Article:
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The Top Ten Harms of Same-Sex 'Marriage'

By Peter Sprigg ( Senior Fellow for Policy Studies

Executive Summary Some advocates of same-sex "marriage" scoff at the idea that it could harm anyone. Here are ten ways in which society could be harmed by legalizing same-sex "marriage." Most of these effects would become evident only in the long run, but several would occur immediately. Immediate Effects Taxpayers, consumers, and businesses would be forced to subsidize homosexual relationships. If same-sex marriage were legalized, all employers, public and private, large or small, would be required to offer spousal benefits to homosexual couples. You, as a taxpayer, consumer, or small business owner, would be forced to bear the expense of subsidizing homosexual relationships-including their higher health care costs. Schools would teach that homosexual relationships are identical to heterosexual ones. A lesbian who teaches 8th grade sex education in Massachusetts told NPR that she teaches her children how lesbians use "a sex toy" to have intercourse. If anyone objects, she says, "Give me a break. It's legal now." One father was jailed after protesting because his son-a kindergarten student-was given a book about same-sex couples. Freedom of conscience and religious liberty would be threatened. Churches and non-profit organizations could be stripped of their tax exemptions and religious psychologists, social workers, and marriage counselors could be denied licensing if they "discriminate" against homosexuals. Individual believers who disapprove of homosexual relationships may face a choice at work between forfeiting their freedom of speech and being fired. Long-Term Effects Fewer people would marry. In Massachusetts, where same-sex "marriages" began in May 2004, only 52% of same-sex couples who live together had even bothered to "marry" by the end of 2006. Among opposite-sex couples, the comparable figure is 91%. In the Netherlands, the figures are even lower, with only 12% of homosexual couples having entered legal civil "marriages." Giving the option of same-sex "marriage" would tell society that marriage in general is "optional," not normative, and fewer people would marry. Fewer people would remain monogamous and sexually faithful. Among homosexual men, sex with multiple partners is tolerated and often expected. One study in the Netherlands showed that homosexual men with a steady partner had an average of eight sexual partners per year. If these behaviors are incorporated into what society affirms as "marriage," then fidelity among heterosexuals would likely decline as well. Fewer people would remain married for a lifetime. Even a homosexual psychologist has acknowledged that "gay and lesbian couples dissolve their relationships more frequently than heterosexual couples." The same Dutch study that showed the high rate of homosexual promiscuity also showed that the average homosexual male "partnership" lasts only 1.5 years. As the transience of homosexual relationships is incorporated in society's image of "marriage," we can expect that fewer heterosexuals would maintain a lifelong commitment. Fewer children would be raised by a married mother and father. Social science has clearly proven clearly that children do best when raised by their own married biological mother and father. Yet legalizing same-sex "marriage" would put an official stamp of approval on the deliberate creation of permanently motherless or fatherless families. As scholar Stanley Kurtz says, this "would likely speed us on the way toward . . . more frequent out-of-wedlock birth, and skyrocketing family dissolution." More children would grow up fatherless. Most children who live with only one biological parent will live with their mothers, and lesbian couples are more likely to be raising children than homosexual male couples. Therefore, with same-sex "marriage," more children would suffer the specific negative consequences of fatherlessness, which include higher rates of youth incarceration among males and adolescent pregnancy among females. Research also shows negative outcomes for the children of sperm donors, who are used by some lesbian couples. Birth rates would fall. Same-sex "marriage" would eliminate the incentive for procreation that is implicit in defining marriage as a male-female union. There is already evidence of at least a correlation between same-sex "marriage" and low birth and fertility rates, both in the U.S. and abroad. While some people still harbor outdated fears about "over-population," demographers now understand that declining birth rates harm society. Demands for legalization of polygamy would grow. If a person's choice of spouse cannot be limited based on the sex of one's partner, it is hard to see how it could be limited based on the number of spouses either. This argument is already being pressed in the courts.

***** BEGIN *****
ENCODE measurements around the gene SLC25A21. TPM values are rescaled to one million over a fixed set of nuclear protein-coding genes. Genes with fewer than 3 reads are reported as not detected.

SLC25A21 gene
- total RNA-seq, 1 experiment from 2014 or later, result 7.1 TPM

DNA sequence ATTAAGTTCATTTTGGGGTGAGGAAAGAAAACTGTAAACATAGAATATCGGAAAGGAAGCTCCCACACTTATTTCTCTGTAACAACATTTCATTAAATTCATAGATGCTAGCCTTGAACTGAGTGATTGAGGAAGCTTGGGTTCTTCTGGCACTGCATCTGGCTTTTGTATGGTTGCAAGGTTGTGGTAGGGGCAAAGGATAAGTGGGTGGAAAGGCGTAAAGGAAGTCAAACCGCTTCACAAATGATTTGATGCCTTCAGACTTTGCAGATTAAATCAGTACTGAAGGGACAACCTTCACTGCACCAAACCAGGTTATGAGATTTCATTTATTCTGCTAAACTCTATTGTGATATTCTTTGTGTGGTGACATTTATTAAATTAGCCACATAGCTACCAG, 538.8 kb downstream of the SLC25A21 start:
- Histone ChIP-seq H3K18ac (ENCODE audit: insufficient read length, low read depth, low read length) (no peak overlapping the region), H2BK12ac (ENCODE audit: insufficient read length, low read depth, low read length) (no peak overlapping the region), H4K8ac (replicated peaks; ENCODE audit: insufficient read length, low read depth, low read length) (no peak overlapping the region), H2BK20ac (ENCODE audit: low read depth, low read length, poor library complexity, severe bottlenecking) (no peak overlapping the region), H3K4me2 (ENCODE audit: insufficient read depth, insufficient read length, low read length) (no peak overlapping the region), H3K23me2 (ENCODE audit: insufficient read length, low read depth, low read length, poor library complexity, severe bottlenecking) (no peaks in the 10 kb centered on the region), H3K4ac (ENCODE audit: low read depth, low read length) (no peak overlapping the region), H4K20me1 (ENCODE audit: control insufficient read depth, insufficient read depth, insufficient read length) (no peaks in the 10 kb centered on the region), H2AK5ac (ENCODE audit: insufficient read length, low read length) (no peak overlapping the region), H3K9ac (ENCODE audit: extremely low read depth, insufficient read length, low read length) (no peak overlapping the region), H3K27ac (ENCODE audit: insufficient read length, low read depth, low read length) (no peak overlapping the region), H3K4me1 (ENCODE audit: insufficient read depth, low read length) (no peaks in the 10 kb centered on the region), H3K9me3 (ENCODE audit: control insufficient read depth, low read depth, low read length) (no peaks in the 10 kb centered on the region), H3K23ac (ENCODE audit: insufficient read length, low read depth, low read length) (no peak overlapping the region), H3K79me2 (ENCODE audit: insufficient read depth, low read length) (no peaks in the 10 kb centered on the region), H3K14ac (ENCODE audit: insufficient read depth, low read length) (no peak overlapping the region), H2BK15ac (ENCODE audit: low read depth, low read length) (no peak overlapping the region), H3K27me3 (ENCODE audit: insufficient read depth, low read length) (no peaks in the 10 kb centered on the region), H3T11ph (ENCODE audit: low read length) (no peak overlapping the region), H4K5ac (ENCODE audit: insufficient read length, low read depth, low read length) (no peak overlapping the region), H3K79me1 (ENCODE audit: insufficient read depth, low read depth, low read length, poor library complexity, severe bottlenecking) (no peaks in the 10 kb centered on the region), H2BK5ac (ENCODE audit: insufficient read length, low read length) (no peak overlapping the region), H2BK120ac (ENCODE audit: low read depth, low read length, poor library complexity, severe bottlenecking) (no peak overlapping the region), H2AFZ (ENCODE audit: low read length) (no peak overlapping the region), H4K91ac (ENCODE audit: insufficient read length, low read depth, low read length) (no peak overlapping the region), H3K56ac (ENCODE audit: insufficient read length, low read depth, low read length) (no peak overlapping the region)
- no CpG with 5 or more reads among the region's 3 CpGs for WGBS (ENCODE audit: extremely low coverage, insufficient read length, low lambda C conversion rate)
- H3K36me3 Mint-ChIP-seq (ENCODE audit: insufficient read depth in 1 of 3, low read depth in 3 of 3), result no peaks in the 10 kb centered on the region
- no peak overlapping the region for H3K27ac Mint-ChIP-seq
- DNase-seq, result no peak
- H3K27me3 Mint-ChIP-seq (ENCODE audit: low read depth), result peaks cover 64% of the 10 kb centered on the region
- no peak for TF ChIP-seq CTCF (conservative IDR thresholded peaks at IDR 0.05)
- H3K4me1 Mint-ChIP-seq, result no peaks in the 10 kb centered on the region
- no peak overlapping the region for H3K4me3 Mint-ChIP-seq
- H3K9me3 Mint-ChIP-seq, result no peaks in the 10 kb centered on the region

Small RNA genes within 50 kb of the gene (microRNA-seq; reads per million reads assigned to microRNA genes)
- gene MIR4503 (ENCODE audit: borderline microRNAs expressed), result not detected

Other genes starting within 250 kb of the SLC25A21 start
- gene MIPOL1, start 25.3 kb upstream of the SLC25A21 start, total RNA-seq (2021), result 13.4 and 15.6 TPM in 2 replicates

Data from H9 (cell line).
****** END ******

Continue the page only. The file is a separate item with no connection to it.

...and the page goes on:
Meet The Author Peter Sprigg ( Senior Fellow for Policy Studies Peter S. Sprigg is Senior Fellow for Policy Studies at the Family Research Council in Washington, D.C. Mr. Sprigg joined FRC in 2001, and his research and writing have addressed (Full Bio) (
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